Shipwreck emerges from beneath sands on South Wales beach after it was battered by storms


Mystery cruiser: Shipwreck with hidden past emerges from beneath sands on popular beach after it was battered by storms

  • Shipwreck has emerged from sands on Rhossili beach at the Gower, South Wales
  • It was exposed by storms Dennis and Jorge that hit Britain in February
  • Theories of ship’s origin range from the 1600s to a First World War vessel

A mysterious shipwreck has emerged from the sands at a popular beauty spot after the coast was battered by winter storms.

Beach-goers enjoying the sudden sunshine stumbled upon the stricken boat exposed after storms Dennis and Jorge hit Britain.

But the true identity of the ship on picturesque Rhossili beach at the Gower, South Wales, has remained a mystery.

A mysterious shipwreck has emerged from the sands at Rhossili beach at the Gower, South Wales after being exposed by storms Dennis and Jorge, which hit Britain in February

The stunning site was photographed by walker Sean Milsom who said the wreck reminded him of ‘the Mary Rose’.

He said: ‘This wreck was a very interesting find on the beach during our Sunday afternoon walk.

‘I wondered what had happened to the ship for it to be so far up the beach, what type of ship it was and what it was called.

Experts are still unsure what the ship is with some suggesting it was blown ashore in the 1600s and others saying it was sunk by German U-boats during WWI

Experts are still unsure what the ship is with some suggesting it was blown ashore in the 1600s and others saying it was sunk by German U-boats during WWI

The stunning site was photographed by walker Sean Milsom who said the wreck reminded him of 'the Mary Rose'

The stunning site was photographed by walker Sean Milsom who said the wreck reminded him of ‘the Mary Rose’

‘It reminded me of the Mary Rose.’

Experts are still unsure what the ship is with some suggesting it was blown ashore in the 1600s and others saying it was sunk by German U-boats during WWI.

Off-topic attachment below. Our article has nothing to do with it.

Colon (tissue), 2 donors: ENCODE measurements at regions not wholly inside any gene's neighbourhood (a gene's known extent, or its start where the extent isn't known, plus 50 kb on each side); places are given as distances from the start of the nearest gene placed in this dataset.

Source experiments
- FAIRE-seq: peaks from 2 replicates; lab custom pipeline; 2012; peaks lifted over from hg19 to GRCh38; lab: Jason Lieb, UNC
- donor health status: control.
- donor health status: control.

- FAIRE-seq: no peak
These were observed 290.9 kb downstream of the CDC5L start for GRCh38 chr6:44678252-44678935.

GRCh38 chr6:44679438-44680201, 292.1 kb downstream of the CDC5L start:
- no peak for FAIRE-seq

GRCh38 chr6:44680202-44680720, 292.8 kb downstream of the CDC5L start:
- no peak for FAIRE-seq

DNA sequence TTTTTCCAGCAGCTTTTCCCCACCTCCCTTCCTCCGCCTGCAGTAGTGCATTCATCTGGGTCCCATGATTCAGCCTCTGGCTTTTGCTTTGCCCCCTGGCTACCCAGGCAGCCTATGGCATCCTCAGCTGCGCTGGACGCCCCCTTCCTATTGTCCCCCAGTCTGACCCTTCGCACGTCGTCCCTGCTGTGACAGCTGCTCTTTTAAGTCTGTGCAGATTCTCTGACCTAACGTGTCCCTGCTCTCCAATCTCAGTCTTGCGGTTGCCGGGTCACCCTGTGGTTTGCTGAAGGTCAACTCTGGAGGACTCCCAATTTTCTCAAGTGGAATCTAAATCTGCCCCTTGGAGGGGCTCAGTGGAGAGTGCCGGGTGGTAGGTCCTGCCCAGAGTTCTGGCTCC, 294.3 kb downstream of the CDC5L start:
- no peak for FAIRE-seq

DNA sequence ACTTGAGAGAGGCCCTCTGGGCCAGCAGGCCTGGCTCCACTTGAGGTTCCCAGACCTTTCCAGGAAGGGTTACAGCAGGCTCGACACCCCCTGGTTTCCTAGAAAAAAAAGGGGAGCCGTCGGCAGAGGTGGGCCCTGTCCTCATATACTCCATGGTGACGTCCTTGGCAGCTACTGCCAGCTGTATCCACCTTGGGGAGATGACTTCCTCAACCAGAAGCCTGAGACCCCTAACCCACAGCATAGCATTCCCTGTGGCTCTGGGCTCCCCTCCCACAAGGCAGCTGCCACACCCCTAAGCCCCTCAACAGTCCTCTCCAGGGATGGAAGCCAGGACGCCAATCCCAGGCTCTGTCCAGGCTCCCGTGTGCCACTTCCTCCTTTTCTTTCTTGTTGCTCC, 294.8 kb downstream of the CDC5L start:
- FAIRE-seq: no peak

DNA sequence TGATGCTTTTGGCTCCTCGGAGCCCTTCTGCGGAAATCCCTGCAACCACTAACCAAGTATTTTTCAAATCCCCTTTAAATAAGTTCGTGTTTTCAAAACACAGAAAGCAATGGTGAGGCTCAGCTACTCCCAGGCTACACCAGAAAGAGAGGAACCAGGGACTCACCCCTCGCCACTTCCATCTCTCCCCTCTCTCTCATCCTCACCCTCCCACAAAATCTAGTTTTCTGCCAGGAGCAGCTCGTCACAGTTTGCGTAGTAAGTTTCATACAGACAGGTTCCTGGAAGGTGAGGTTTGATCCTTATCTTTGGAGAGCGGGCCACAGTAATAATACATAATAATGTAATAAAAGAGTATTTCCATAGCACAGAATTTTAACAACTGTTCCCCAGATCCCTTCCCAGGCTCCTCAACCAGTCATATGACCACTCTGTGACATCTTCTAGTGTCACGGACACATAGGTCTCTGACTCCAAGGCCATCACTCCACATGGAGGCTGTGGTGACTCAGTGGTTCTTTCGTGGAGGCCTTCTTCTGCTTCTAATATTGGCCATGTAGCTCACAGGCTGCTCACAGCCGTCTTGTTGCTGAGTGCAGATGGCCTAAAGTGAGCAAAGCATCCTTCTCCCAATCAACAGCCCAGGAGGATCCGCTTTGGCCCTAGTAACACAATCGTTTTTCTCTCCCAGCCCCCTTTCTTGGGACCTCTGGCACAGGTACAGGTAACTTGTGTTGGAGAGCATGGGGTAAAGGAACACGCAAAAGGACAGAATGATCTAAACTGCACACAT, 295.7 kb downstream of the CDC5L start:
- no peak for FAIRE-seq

But the wreck is most likely to be that of a coal transport that sank in the 19th century – and was excavate by archaeologists.

A report by Glamorgan Gwent Archaeological Trust in 2015 said: ‘The existence of this wreck, possibly a wooden coastal vessel used for transporting coal, has been known since the 1990s.

The Glamorgan Gwent Archaeological Trust have said that existence of this wreck, 'possibly a wooden coastal vessel used for transporting coal, has been known since the 1990s' (stock photo)

The Glamorgan Gwent Archaeological Trust have said that existence of this wreck, ‘possibly a wooden coastal vessel used for transporting coal, has been known since the 1990s’ (stock photo)

‘At this time small pieces of coal were visible in the timber hull.

‘Was it part of the fleet of coal ships that ran aground on January 22nd, 1868 whilst carrying a cargo of coal or is it from another time and place further afield?

‘A metre wide trench was excavated and a large piece of coal was discovered near the keel, supporting the postulated theory that this was a coal vessel run aground from either Pembrokeshire or the Gwendraeth valley.’

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